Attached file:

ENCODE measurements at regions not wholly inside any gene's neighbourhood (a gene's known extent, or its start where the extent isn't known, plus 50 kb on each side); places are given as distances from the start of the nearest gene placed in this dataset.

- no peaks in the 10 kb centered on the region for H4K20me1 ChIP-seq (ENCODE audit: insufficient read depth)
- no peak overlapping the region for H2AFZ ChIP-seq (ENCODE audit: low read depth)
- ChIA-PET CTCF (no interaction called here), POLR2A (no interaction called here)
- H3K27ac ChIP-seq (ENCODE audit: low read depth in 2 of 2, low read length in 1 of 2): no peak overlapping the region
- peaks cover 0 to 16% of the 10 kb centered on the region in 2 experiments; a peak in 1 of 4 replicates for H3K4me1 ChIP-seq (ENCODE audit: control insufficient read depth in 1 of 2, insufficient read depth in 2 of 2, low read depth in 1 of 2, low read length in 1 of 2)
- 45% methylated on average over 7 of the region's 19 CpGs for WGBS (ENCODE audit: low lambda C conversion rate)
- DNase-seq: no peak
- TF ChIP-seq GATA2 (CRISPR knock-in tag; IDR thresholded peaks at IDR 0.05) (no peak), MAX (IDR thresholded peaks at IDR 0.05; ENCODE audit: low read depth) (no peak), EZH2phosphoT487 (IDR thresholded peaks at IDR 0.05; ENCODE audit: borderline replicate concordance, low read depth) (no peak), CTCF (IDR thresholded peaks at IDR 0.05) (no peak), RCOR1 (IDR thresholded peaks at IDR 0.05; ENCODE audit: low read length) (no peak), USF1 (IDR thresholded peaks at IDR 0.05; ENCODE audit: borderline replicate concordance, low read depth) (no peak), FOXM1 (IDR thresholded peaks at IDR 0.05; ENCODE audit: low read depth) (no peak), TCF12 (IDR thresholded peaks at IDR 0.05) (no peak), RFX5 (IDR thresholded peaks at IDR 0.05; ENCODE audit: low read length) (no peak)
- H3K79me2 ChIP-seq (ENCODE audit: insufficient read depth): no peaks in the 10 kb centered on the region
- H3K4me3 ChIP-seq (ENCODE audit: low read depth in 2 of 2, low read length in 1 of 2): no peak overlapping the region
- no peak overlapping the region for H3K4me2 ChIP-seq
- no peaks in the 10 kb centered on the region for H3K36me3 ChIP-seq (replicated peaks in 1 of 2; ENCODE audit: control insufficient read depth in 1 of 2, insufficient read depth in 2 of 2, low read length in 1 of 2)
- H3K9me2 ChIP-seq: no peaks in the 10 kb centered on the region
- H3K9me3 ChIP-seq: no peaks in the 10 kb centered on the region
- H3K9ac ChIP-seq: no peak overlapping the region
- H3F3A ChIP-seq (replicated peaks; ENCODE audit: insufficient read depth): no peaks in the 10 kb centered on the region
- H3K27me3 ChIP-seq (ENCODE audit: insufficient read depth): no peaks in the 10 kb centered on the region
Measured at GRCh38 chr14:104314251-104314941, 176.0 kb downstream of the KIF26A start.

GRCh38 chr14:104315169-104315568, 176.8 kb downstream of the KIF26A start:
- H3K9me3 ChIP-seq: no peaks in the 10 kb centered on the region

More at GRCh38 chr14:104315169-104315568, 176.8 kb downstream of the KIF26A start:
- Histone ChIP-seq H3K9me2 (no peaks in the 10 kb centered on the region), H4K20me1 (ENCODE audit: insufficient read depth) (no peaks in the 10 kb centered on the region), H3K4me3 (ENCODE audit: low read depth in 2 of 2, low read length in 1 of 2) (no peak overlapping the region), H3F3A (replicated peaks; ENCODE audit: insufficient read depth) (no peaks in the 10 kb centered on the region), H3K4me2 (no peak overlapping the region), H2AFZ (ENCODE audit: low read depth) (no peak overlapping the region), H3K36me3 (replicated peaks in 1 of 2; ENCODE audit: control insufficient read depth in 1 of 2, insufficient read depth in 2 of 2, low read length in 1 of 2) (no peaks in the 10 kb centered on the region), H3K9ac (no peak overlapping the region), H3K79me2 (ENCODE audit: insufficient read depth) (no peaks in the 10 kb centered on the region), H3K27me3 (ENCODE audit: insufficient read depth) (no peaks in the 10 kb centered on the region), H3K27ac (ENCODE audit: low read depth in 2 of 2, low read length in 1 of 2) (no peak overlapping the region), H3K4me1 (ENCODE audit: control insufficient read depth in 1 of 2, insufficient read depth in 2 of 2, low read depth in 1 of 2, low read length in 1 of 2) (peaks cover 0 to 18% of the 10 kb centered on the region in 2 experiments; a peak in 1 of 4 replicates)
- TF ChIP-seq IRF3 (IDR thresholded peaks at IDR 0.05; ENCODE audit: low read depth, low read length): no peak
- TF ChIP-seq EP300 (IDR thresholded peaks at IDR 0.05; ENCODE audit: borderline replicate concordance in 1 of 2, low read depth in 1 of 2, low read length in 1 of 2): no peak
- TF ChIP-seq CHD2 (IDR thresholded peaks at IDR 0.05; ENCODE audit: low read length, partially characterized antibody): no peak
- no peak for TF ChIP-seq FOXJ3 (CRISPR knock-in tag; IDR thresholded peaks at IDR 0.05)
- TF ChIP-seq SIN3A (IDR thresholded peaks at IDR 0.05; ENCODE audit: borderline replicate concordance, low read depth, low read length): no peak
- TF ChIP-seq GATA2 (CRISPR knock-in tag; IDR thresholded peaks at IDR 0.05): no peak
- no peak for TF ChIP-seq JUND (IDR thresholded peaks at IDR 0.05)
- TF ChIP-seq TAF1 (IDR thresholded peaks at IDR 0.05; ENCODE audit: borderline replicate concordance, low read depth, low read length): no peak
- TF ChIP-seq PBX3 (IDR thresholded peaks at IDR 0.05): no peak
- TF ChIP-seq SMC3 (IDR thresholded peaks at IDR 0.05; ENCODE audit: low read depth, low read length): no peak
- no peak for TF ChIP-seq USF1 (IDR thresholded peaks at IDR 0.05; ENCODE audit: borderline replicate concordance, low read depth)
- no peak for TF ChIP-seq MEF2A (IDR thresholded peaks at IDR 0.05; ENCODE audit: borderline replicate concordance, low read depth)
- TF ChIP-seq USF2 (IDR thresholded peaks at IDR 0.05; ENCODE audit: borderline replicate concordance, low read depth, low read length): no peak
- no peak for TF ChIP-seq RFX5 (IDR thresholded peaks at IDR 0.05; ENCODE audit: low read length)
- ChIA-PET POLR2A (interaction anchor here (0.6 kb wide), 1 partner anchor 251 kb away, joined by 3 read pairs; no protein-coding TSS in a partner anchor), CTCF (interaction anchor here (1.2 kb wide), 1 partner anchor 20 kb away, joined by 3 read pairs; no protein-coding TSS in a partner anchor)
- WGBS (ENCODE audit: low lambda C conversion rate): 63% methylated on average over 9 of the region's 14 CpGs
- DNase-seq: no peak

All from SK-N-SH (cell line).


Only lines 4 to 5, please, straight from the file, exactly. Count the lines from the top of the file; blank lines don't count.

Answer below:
- ChIA-PET CTCF (no interaction called here), POLR2A (no interaction called here)
- H3K27ac ChIP-seq (ENCODE audit: low read depth in 2 of 2, low read length in 1 of 2): no peak overlapping the region